Study Abroad

Course Offerings

FALL 2015 (October 6 - December 11 2015)

ART H 211 (*3) History of Renaissance Art - Syllabus

An introduction to the main themes in Italian art from the establishment of Christianity as a State Religion to the death of Michelangelo. Field trips to Assisi, Perugia and Florence. Prerequisites waived.

CLASS 399 (*3) The Archaeology of Ancient Italy: From Greeks to Romans

A survey of the archaeology of ancient Italy from ca. 800 BC to 200 AD. We will study the architecture and material culture of the Greek colonies in Southern Italy, the Etruscan culture in Central Italy, the indigenous people in the inland areas of Italy and the Romans who unified all of Italy. One weekend field trip to the Greek and then Roman colony at Poseidonia/Paestum and to the Roman cities of Pompei and Herculaneum. Prerequisites waived.

INT D 125 (*3) Introduction to Italian Language and Culture - Syllabus

This course will give you the basic skills to communicate effectively in your daily interactions and travel while also introducing you to Italian culture to provide a better appreciation of the similarities and differences between Italy and Canada.  Not open to students with credit in ITAL 111/112 or any higher level Italian course. 

ITAL 111 (*3) Beginners' Italian I - Syllabus

Designed for students with little or no previous background in Italian. Focuses on development of basic grammar and communication skills. NOTE: not to be taken by students with native or near-native proficiency in Italian, or with Italian 30 or its equivalents in Canada and other countries.

POL S 354 (*3) Modern Italian Politics and Society - Syllabus

An overview of Italy’s major socio-political, cultural and economic issues over the past 50 years, the social/political roots of organized crime and its interaction with national politics, the role of the Catholic Church and its influence, and the turbulence of Berlusconi’s time in office and how it has affected Italy and the European Union. Field trip to Rome. Prerequisites waived.

PSYCO 305 (*3) Art Evolution and Cognitive Science - Syllabus

This course provides a unique perspective for what art is and what it means to appreciate art. This course integrates theories of evolution, vision sciences, neuroscience and ideas about culture (i.e., ideas, beliefs, values, behaviors and practices) to help answer a small portion of lingering questions about what art is, why we “need it” and the science behind our appreciation of art. In looking at these issues from a cross-disciplinary approach, we will dramatically alter our understanding of the artistic experience. While science and theory cannot explain everything about art, it will be startling for most students to realize that a good portion of artistic appreciate can be scientifically explained. Prerequisites waived.

Winter 2016 (January 12 - March 18 2016)


ART H 202 (*3) Renaissance Visual Culture


Taking the art and architecture of Cortona as a starting point, this course will explore the history of visual art and culture in the 15th and 16th centuries. Not open to students with credit in ART H 252. Fields trips to Assisi and Perugia.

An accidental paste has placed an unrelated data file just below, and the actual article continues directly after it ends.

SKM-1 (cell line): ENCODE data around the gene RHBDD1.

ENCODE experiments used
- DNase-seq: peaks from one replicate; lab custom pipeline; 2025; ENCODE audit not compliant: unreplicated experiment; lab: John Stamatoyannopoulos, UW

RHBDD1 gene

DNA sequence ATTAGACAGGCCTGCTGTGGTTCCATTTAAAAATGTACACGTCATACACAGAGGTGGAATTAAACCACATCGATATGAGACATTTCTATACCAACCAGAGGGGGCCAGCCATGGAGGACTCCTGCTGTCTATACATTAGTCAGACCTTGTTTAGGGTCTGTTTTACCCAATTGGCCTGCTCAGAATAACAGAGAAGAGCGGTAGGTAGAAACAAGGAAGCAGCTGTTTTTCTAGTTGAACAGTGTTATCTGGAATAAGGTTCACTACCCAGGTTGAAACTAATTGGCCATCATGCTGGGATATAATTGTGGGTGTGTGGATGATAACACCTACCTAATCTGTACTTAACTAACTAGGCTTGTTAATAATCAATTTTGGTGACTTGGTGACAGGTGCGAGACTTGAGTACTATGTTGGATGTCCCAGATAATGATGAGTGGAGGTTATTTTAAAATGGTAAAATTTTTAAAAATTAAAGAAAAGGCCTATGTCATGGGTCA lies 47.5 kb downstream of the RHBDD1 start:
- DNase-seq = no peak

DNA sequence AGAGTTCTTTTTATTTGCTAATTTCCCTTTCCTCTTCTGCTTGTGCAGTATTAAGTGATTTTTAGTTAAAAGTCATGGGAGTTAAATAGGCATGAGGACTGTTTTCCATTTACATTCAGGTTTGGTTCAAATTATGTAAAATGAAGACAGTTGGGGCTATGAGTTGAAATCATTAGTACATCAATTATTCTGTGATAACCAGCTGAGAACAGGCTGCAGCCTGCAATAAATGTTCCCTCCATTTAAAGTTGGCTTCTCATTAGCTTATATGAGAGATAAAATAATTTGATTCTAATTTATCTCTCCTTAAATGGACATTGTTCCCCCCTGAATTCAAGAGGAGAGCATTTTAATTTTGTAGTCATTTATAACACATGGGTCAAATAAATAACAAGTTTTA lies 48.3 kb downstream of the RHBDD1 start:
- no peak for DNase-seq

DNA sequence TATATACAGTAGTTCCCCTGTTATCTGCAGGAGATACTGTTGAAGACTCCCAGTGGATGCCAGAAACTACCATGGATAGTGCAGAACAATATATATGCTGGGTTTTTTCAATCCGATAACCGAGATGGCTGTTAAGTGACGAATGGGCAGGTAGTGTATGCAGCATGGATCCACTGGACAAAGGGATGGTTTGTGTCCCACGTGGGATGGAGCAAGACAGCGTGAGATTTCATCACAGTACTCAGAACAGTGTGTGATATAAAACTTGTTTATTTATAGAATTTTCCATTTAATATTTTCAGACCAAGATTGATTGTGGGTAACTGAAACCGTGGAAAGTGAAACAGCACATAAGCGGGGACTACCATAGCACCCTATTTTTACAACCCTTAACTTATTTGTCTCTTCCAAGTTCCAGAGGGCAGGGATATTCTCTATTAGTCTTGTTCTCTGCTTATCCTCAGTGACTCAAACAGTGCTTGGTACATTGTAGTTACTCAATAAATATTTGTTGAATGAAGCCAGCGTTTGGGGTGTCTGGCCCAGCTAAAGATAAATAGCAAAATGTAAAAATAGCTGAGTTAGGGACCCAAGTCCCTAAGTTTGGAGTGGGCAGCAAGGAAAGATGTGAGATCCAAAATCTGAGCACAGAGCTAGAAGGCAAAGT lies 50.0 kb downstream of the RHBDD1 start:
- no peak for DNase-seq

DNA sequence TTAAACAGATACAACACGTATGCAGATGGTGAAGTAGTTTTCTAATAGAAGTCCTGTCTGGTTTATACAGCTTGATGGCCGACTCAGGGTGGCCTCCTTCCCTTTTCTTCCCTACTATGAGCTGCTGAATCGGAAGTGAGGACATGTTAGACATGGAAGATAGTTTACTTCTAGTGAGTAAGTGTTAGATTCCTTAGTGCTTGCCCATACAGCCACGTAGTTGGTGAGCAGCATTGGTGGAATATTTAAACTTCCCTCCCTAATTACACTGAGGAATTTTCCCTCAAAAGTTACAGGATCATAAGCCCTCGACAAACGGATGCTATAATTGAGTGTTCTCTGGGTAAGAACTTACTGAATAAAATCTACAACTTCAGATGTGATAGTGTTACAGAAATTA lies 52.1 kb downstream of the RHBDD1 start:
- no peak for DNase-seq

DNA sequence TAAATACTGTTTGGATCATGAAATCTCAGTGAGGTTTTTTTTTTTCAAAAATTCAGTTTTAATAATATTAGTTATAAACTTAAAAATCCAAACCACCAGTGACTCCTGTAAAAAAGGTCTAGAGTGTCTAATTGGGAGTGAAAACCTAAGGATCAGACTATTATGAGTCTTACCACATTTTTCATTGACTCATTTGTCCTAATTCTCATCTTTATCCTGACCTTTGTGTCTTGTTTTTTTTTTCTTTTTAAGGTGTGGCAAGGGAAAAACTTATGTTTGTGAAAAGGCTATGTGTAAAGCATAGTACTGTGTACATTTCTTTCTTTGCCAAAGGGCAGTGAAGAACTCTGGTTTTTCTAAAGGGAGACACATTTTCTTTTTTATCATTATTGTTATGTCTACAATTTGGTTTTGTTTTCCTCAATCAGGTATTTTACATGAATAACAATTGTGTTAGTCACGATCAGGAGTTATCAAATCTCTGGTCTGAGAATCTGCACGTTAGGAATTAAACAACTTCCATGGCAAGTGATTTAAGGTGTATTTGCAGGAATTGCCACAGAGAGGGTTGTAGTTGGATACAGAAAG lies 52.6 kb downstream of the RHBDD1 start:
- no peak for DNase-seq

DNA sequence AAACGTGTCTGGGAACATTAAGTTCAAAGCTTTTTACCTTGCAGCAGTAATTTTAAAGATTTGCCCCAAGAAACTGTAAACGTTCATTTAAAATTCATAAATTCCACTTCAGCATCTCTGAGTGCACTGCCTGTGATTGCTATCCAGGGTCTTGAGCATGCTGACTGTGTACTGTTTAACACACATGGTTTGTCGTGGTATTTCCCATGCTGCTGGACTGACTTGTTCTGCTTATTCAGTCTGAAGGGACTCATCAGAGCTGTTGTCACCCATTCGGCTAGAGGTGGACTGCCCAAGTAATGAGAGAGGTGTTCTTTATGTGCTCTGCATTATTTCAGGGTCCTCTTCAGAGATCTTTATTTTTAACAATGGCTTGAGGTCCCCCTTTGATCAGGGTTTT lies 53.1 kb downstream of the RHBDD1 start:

CLASS 399 (*3) The Archaeology of Ancient Italy: From Greeks to Romans

A survey of the archaeology of ancient Italy from ca. 800 BC to 200 AD. We will study the architecture and material culture of the Greek colonies in Southern Italy, the Etruscan culture in Central Italy, the indigenous people in the inland areas of Italy and the Romans who unified all of Italy. One weekend field trip to the Greek and then Roman colony at Poseidonia/Paestum and to the Roman cities of Pompei and Herculaneum. Prerequisites waived.

HIST 300 (*3) Art and Culture in Fascist Italy

An examination of art and culture under the Fascist regime in Italy, and how it supported Mussolini’s vision of creating a ‘Third Roman Empire’ (ancient Rome being the first, and Renaissance Italy being the second). Field trip to Rome. Prerequisites waived.

INT D 125 (*3) Introduction to Italian Language and Culture

This course will give you the basic skills to communicate effectively in your daily interactions and travel while also introducing you to Italian culture to provide a better appreciation of the similarities and differences between Italy and Canada. Not open to students with credit in ITAL 111/112 or any higher level Italian course.

ITAL 112 (*3) Beginners’ Italian II

A continuation of ITAL 111. NOTE: This course should not be taken by students with native (or near-native) proficiency in Italian, or the equivalents in Canada or other countries. Prerequisite: ITAL 111 or consent of Department.

POL S 354 (*3) Modern Italian Politics and Society

An overview of Italy’s major socio-political, cultural and economic issues over the past 50 years, the social/political roots of organized crime and its interaction with national politics, the role of the Catholic Church and its influence, and the turbulence of Berlusconi’s time in office and how it has affected Italy and the European Union. Field trip to Rome. Prerequisites waived.

PSYCO 305 (*3) Words That Change Minds

This course provides a cross-disciplinary approach to answer deep and interesting questions about the origins, structure, and meaning of language and how our understanding of culture is crucial to answering these questions. In this course we will talk about how the language that someone speaks and the ability to "read minds" (i.e., Theory of Mind) shapes the way they understand and behave in the world and how culture influences things like non-verbal communication and figurative language - like metaphors. We will finish with a discussion of how social psychology, individual differences, attitudes and motivation impacts bilingualism and second language learning. Prerequisites waived.